But this situation has been remedied. In 2009, the Colonel Sherod Hunter Camp 1525 of the Sons of Confederate Veterans, in cooperation with Greenwood Memory Lawn Cemetery, obtained a headstone from the Veterans Administration and installed it upon his grave (two views of this stone are shown above). Finally, this brave Confederate veteran, Arizona pioneer, and long-time public servant and law enforcement officer, has been properly honored.




1"While Temporarily Insane, Sheriff Walker Takes His Own Life," ARIZONA GAZETTE, December 19, 1906, hereafter cited as GAZETTE; 1850 and 1860 Census, Madison County, Virginia; V.M.I. Archives Historical Rosters Database, Biography of John Elliott Walker, Class of 1868 (online at, hereafter cited as VMI.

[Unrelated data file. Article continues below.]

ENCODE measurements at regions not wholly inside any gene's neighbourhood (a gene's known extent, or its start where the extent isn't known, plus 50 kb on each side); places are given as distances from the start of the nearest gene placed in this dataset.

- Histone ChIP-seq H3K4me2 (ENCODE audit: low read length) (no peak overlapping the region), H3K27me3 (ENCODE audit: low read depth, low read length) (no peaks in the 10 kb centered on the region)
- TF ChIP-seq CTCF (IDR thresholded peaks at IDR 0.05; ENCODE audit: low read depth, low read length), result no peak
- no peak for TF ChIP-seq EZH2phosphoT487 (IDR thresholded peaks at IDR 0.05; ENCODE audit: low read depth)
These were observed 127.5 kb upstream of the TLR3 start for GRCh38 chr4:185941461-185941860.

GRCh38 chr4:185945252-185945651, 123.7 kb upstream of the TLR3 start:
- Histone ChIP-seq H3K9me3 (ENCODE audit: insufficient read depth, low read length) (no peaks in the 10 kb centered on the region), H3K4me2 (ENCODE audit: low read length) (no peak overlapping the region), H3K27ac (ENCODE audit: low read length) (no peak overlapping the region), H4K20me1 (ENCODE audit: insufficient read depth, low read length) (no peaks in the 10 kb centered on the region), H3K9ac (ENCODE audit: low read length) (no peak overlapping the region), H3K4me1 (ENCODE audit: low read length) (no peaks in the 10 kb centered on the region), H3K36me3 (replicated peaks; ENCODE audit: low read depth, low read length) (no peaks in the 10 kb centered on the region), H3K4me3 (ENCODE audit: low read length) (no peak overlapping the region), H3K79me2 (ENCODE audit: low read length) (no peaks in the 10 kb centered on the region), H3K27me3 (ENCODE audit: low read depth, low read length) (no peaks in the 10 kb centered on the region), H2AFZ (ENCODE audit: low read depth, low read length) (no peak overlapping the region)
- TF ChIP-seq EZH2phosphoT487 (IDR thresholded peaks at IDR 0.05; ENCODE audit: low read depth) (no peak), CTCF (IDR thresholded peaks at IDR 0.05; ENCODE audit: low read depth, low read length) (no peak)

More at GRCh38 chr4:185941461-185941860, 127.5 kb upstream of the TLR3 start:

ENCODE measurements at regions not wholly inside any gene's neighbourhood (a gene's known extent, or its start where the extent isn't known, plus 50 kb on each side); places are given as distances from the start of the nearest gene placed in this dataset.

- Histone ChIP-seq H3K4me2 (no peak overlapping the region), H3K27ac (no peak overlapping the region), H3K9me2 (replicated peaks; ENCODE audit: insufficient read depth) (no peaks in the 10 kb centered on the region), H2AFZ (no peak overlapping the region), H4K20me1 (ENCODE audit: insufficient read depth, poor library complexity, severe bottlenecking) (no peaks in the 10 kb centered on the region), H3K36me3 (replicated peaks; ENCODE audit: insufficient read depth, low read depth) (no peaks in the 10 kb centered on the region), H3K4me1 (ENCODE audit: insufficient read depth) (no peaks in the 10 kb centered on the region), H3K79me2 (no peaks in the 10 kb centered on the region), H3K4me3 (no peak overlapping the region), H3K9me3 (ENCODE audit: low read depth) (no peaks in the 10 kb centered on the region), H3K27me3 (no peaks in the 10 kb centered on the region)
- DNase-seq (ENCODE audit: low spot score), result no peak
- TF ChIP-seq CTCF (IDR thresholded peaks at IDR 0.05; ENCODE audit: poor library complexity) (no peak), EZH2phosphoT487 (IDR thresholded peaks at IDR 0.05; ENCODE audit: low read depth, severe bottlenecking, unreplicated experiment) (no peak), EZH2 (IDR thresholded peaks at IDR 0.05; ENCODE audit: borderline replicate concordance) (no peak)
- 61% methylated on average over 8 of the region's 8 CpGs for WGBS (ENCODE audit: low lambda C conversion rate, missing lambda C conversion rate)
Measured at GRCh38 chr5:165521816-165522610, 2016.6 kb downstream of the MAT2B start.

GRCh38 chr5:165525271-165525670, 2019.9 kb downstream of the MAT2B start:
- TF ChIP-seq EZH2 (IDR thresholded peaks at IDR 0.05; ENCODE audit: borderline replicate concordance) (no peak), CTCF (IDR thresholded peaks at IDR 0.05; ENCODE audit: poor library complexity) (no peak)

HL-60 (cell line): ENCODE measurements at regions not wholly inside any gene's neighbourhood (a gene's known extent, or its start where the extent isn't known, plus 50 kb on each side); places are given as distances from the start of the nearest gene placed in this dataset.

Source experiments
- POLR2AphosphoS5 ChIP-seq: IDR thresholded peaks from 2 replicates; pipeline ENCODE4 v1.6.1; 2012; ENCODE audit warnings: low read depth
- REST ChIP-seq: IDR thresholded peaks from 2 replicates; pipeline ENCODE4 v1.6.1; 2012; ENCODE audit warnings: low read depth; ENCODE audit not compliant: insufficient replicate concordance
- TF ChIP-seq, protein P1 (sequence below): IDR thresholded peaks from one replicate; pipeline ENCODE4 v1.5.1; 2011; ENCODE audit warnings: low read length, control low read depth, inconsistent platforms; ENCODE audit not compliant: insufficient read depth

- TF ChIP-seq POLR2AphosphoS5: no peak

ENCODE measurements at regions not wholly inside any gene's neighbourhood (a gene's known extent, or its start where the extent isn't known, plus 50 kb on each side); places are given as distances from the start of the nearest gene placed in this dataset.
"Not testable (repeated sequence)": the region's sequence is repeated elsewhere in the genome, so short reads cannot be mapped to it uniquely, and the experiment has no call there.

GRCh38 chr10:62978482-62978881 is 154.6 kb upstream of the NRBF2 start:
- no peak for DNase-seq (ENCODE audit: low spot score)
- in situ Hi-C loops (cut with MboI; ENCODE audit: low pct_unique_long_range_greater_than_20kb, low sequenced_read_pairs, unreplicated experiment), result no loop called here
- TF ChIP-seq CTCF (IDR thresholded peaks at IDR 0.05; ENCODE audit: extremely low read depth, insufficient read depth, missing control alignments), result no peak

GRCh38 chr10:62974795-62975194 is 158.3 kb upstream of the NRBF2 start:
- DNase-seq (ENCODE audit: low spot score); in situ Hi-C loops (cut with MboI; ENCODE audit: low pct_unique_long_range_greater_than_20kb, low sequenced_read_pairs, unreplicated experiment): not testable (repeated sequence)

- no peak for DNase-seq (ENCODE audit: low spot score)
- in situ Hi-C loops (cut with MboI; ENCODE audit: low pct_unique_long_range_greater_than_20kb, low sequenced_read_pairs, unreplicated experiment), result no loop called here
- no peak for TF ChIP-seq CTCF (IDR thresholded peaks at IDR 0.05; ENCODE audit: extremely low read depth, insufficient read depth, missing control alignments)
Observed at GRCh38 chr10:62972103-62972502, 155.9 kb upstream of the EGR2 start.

2National Archives, Compiled Military Service Record, Private John E. Walker, Company E, Mosby‘s Cavalry, hereafter cited as Service Record; Keene, Hugh C., and Horace Milborne. THE 43RD BATTALION VIRGINIA CAVALRY: MOSBY’S COMMAND (Part of the VIRGINIA REGIMENTAL HISTORIES Series), Lynchburg, VA: H. E. Howard, Inc., 1993, p. 379, hereafter cited as Keen and Milborne; VMI; GAZETTE; "Sheriff Walker Dies the Death of a Suicide," ARIZONA REPUBLICAN, December 20, 1906, hereafter cited as REPUBLICAN NEWS ARTICLE.

3Bruce R. Boynton, "A Scottsville Teen in Mosby’s Rangers: Henry G. Harris,"article published by the Scottsville Museum, Scottsville, Virginia, online at Hereafter cited as Boynton.

4Service Record; Keen and Milborne; VMI.

5Lt. Colonel Newton T. Colby, "The Old Capitol Prison," THE ANNALS OF THE WAR: WRITTEN BY LEADING PARTICIPANTS NORTH AND SOUTH. Edison, New Jersey: Blue and Grey Press, 1996 (reprint/orig. pub. 1877).